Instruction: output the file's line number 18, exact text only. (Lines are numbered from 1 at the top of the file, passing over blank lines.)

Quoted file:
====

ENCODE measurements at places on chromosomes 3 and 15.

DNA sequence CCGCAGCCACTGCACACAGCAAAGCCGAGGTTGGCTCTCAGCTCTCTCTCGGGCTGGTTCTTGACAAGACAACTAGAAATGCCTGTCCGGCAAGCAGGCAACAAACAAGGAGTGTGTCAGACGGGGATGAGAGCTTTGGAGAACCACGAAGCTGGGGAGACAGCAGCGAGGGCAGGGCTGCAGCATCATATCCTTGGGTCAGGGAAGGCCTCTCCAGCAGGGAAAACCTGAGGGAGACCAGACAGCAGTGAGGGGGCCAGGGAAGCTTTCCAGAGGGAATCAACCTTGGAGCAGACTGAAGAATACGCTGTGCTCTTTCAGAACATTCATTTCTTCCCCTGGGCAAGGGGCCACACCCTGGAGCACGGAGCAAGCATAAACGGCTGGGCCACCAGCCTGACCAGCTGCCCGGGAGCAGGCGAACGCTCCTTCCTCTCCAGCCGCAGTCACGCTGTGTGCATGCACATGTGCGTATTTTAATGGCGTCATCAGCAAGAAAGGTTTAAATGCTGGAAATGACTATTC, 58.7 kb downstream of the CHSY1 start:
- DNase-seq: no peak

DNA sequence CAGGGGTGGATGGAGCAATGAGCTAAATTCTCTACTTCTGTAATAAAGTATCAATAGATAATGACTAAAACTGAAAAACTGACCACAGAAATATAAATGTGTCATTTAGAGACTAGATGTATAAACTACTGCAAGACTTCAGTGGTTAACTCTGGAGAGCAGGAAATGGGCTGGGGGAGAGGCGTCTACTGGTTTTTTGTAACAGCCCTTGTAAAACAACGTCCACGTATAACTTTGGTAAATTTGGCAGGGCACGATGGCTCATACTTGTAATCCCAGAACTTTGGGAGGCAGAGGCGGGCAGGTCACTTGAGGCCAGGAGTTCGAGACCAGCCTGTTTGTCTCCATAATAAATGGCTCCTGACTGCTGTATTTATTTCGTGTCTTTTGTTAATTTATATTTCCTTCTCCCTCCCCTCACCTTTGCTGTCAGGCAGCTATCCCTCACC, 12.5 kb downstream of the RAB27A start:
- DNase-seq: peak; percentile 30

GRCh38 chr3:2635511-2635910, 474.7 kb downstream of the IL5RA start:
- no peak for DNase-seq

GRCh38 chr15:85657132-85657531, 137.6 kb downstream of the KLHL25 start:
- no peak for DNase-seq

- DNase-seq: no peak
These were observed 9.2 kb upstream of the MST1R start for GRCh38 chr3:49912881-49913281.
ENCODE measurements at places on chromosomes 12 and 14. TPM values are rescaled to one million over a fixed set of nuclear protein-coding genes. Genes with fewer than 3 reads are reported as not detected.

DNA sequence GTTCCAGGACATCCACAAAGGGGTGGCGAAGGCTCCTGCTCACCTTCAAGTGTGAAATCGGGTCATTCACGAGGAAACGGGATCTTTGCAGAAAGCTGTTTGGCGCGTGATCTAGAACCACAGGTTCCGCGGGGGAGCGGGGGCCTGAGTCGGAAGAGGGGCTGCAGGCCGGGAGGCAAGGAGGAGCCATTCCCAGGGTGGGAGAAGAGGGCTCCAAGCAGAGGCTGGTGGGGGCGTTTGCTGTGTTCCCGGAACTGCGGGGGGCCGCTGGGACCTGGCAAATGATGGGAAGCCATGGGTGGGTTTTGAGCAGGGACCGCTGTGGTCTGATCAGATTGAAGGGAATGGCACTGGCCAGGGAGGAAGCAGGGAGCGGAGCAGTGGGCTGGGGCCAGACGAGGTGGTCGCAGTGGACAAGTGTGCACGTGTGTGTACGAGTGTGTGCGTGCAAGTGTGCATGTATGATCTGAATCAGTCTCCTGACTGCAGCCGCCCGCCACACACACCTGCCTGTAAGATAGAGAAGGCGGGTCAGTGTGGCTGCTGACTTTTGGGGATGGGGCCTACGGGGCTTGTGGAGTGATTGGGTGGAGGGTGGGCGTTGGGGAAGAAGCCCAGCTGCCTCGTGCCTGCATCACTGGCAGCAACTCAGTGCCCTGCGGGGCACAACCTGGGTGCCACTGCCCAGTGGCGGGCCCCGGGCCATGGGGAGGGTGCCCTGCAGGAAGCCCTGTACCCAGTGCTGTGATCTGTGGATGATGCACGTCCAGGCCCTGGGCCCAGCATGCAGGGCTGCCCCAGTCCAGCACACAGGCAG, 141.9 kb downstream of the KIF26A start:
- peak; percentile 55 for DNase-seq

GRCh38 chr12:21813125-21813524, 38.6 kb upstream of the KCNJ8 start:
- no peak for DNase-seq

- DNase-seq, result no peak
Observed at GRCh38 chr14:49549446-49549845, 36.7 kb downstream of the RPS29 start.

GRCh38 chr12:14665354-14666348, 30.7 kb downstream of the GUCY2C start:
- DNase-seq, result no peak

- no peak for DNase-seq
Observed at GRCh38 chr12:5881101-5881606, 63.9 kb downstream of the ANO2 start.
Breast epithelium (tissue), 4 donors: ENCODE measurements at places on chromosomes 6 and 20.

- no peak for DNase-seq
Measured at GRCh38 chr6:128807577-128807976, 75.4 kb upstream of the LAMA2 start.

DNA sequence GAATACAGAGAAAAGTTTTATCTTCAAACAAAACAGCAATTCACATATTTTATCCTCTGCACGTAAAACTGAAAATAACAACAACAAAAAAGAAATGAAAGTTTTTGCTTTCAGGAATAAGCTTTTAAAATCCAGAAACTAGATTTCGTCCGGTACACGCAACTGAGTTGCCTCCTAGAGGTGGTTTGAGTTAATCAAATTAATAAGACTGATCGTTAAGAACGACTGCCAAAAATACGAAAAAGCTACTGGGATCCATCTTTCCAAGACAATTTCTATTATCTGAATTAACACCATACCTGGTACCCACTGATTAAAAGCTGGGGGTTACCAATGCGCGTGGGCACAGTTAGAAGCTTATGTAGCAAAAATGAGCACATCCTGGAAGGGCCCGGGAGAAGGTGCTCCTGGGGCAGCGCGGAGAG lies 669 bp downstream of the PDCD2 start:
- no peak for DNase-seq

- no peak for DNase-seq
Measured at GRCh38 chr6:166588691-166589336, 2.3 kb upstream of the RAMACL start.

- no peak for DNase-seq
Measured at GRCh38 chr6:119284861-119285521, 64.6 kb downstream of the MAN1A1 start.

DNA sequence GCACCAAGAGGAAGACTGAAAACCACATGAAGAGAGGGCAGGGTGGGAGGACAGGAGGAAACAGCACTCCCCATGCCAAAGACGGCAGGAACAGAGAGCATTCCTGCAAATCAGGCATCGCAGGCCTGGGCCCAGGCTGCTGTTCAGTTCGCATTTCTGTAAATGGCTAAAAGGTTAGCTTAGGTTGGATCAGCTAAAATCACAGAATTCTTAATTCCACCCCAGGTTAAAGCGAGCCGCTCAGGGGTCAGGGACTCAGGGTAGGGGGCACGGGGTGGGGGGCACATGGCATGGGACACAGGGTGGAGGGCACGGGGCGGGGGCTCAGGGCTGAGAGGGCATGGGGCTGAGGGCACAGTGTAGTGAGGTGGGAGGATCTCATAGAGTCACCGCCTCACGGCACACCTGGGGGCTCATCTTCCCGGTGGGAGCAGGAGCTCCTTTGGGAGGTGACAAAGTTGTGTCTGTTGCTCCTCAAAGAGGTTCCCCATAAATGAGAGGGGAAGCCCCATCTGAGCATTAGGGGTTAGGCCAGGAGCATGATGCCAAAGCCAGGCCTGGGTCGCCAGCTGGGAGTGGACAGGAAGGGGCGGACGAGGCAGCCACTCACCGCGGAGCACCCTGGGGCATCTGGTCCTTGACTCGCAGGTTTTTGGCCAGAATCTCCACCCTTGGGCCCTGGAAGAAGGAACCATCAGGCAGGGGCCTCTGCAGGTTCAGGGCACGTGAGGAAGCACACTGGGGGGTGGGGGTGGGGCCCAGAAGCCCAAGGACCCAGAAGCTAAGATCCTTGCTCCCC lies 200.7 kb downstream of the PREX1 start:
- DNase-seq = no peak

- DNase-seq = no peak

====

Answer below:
Observed at GRCh38 chr14:49549446-49549845, 36.7 kb downstream of the RPS29 start.